Although paramecia are almost always described as cigar or slipper-shaped, they are not stuck in that form. They are able to change shape to squeeze through narrow passages and are therefore more versatile than I had previously realized (10). The reason they maintain their usual oval form, though, is their exterior membrane, called a pellicle, which is elastic enough for small changes but stiff enough to protect them (4). Understanding just how small they are was also enlightening, particularly when a video said that several hundred thousand paramecia could live in a single dewdrop (10).

So what about the comparison that this started out with? Up until this point, the paramecium seems rather sedate, which is not what I had hoped for. Nevertheless, I continued searching and turned up some video clips of paramecia in action under the microscope. This was where I could watch the speed at which they swam around, and I finally found evidence for our assumptions in the beginning. Given the 10,000-14,000 cilia on each cell's surface (3), looking at the speed at which they can zoom around is just fun (6), but specifically zooming in on the cilia is fascinating (9). I think that in real time, the paramecium does fit the qualities that my friend meant when she described me as a paramecium because it seems to have to independently do with one cell what most other organisms only do with many more. Additionally, the new information I learned in researching paramecia for the paper also suits my personality surprisingly well, such as dubious defense mechanisms, insisting on trying to run through brick walls, using roundabout way for everyday tasks which works well for them but perhaps not many other similar organisms.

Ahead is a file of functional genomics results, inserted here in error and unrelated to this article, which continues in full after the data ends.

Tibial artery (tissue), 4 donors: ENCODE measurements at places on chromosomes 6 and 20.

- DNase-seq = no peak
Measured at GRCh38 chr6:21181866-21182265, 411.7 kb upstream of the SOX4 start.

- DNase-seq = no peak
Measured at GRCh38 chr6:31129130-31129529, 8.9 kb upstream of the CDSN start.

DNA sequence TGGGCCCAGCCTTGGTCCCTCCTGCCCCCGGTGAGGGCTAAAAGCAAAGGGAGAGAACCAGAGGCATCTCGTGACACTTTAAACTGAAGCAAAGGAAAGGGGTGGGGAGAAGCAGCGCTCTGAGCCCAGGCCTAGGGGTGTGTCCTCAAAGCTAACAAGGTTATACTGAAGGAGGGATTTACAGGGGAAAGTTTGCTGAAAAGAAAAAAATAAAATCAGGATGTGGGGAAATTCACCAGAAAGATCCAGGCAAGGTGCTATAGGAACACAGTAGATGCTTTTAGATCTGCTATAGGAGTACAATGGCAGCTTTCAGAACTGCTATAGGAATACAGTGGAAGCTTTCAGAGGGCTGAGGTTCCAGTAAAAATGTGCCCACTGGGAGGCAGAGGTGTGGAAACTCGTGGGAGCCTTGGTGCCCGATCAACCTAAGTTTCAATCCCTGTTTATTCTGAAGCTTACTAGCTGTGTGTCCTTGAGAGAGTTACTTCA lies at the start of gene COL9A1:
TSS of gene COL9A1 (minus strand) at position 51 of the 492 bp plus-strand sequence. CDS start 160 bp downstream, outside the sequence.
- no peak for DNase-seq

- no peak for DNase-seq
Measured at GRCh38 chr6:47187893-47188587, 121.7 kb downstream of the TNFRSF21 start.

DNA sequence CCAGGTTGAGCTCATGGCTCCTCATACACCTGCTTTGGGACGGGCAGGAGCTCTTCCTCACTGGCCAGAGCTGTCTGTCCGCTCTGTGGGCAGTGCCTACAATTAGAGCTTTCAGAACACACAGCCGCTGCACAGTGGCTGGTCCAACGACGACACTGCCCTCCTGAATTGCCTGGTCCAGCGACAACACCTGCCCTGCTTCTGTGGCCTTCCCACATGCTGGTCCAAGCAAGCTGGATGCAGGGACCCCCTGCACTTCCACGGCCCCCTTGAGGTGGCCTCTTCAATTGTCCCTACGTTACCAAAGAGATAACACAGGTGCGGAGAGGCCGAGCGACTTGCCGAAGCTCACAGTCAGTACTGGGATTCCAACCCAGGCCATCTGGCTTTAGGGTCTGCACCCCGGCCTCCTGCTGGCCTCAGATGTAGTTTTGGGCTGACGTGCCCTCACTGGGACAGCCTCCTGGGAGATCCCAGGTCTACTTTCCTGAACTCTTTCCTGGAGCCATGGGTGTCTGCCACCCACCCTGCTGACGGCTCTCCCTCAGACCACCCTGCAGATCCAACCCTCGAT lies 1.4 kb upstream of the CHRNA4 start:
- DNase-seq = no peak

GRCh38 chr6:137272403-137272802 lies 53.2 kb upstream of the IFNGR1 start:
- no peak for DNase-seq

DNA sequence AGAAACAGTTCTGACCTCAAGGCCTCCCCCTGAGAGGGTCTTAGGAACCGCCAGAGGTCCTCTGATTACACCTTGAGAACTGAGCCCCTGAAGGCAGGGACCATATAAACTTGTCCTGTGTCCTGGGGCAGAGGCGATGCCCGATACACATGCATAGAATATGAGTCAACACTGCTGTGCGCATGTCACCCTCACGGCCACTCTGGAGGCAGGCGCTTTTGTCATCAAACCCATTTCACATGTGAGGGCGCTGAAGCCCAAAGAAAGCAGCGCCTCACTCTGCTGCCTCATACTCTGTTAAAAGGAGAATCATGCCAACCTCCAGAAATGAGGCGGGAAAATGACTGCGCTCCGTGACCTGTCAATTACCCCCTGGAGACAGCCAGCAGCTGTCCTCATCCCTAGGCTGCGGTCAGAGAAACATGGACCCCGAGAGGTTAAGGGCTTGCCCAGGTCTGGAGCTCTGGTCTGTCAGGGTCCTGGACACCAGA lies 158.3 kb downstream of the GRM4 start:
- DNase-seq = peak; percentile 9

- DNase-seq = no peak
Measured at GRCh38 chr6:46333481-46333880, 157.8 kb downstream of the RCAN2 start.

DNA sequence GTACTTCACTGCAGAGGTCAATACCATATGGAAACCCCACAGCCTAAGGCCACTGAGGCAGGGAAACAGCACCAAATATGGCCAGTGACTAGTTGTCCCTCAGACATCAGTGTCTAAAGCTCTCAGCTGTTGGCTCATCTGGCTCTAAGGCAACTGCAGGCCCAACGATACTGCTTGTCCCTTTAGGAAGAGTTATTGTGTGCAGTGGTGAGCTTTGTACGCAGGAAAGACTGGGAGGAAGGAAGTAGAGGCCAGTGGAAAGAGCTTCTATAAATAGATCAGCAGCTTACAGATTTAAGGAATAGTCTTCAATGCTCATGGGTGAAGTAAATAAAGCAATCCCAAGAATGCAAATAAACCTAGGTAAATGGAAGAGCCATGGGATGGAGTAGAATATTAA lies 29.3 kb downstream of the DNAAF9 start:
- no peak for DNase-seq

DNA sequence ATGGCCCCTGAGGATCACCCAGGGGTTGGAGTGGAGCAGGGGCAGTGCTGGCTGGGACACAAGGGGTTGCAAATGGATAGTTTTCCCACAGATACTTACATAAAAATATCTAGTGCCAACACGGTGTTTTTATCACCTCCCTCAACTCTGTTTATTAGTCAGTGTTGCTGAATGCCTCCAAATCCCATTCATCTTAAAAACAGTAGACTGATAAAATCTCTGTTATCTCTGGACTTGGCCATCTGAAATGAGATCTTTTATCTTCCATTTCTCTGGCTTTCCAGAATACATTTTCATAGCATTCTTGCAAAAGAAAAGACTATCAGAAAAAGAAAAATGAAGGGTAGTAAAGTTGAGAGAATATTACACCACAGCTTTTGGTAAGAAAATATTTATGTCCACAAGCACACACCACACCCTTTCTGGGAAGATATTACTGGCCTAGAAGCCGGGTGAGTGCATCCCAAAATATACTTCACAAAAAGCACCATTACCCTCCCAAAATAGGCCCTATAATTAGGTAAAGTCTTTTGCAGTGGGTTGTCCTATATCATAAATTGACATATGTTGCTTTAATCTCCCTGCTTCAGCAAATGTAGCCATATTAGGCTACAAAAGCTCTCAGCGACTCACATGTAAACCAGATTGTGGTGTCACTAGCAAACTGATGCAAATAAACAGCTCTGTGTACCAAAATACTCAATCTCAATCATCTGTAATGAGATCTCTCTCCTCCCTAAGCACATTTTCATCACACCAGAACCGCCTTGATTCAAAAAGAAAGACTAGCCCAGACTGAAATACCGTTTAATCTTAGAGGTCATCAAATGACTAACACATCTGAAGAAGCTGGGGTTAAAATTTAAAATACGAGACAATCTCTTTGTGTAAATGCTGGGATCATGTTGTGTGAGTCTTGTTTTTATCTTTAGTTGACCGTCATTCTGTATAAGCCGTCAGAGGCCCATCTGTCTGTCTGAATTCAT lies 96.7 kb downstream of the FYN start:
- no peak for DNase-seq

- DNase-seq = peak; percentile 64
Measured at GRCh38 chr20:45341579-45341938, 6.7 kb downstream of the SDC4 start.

Even if this is not a topic of great interest to the general population, or even to anyone besides my friend and I who share this joke, I think that researching paramecia has been useful to me in helping to get it "less wrong." Neither of us had biology in mind when we started this, but double checking the biological facts ensures that we are using the metaphor correctly, and we can now better explain the similarities than we could before. One problem that this method of research shows, however, is the ease with which information and data can be adopted and manipulated by someone who has a specific conclusion to prove. There are all kinds of ways to spin the supposed facts so that they show a predetermined result, and if the listener is not aware of the way in which the research was obtained, it is all too easy to be misled.


(1) Introduction to the ciliata

(2) Paramecium -

(3) Paramecium - NYU

(4) Paramecium

(5) Protist Images: Paramecium Caudatum

(6) Molecular Expressions Digital Media Gallery: Pond Life - Paramecium (Protozoa)

(7) How does a paramecium move and process information?

(8) Paramecium by phase contrast

(9) Micscape video gallery

(10) National Geographic video